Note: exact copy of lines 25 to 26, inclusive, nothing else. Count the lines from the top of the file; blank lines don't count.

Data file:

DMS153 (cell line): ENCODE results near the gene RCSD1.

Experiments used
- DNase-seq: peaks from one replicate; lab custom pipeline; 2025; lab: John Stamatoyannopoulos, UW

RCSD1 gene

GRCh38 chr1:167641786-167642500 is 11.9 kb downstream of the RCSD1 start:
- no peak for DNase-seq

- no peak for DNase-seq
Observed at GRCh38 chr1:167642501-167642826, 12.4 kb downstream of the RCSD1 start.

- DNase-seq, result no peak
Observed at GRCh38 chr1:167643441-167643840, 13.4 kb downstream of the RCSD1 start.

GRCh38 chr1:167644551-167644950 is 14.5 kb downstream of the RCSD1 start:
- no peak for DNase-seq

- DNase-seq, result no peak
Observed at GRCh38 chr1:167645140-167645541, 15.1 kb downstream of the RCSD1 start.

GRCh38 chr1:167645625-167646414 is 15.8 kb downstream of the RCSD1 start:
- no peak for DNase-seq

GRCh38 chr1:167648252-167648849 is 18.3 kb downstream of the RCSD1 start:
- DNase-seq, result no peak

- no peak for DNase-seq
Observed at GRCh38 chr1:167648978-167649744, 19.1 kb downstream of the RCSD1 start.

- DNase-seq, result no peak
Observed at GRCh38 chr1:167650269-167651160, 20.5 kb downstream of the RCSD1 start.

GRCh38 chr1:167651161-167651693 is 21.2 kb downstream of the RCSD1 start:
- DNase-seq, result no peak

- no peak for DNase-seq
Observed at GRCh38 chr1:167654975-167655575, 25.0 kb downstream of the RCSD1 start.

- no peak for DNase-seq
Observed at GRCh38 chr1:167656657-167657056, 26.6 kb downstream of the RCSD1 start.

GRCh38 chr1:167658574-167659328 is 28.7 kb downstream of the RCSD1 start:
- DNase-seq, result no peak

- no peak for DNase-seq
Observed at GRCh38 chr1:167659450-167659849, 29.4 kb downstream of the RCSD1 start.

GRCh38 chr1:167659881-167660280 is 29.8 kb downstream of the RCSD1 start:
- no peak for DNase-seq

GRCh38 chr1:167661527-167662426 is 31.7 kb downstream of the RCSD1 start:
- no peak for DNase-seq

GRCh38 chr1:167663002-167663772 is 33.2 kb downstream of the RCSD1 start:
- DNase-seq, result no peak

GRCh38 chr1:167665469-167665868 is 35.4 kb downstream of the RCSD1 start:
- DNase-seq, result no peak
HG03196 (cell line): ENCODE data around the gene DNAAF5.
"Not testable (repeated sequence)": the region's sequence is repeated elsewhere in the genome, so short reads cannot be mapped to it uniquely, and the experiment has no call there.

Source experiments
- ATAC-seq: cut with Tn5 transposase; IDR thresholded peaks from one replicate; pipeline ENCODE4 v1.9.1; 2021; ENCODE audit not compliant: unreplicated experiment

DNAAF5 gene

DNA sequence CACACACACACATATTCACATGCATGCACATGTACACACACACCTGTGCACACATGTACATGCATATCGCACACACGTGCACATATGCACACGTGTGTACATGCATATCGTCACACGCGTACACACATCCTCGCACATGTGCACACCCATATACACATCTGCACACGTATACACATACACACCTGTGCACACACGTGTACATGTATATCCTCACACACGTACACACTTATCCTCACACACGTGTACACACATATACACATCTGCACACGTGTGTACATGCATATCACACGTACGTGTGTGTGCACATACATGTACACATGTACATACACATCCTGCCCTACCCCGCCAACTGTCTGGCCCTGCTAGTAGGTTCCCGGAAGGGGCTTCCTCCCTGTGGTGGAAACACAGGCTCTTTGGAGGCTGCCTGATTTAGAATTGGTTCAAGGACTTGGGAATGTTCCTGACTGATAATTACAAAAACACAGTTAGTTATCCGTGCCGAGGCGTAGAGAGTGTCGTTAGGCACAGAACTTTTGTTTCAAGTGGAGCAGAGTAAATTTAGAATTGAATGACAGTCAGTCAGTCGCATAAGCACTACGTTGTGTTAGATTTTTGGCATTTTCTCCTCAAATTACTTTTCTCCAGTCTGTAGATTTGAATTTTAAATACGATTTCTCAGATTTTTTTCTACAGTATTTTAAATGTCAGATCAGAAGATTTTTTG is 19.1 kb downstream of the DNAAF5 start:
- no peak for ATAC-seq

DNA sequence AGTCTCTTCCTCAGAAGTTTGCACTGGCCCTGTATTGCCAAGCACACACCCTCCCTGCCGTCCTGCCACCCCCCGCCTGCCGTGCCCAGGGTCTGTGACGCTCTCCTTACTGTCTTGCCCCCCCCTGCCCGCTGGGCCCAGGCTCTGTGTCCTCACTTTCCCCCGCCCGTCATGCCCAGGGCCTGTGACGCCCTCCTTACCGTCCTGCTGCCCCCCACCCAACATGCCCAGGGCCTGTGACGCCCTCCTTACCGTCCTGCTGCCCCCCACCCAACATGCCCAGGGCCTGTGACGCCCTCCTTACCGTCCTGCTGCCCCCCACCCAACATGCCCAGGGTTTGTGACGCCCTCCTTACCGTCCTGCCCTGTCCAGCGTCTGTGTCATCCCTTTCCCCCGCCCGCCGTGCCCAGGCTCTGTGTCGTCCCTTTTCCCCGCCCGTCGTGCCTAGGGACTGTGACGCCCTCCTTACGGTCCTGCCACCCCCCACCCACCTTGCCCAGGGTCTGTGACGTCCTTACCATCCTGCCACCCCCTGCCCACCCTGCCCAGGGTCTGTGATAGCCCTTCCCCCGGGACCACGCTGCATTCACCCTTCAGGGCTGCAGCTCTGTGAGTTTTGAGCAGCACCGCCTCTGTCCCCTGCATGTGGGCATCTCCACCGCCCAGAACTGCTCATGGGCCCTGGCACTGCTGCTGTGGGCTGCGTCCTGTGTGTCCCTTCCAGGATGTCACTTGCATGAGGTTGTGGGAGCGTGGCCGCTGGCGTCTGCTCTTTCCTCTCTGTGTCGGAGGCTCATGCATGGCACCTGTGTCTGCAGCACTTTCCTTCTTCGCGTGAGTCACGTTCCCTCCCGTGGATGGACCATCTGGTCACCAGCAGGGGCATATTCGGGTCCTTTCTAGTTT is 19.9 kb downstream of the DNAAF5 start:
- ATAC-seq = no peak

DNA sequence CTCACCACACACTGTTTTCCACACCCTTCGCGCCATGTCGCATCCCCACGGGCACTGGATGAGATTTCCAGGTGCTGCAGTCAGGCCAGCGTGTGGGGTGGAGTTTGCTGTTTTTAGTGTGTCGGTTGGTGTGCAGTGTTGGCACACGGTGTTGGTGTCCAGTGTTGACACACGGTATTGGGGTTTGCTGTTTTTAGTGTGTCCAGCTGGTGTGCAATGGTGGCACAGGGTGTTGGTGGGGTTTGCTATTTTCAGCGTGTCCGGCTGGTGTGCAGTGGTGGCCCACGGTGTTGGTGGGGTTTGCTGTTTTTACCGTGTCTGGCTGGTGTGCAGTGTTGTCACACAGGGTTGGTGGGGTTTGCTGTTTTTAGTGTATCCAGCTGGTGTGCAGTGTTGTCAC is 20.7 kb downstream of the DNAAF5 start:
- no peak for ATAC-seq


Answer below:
- no peak for DNase-seq
Observed at GRCh38 chr1:167654975-167655575, 25.0 kb downstream of the RCSD1 start.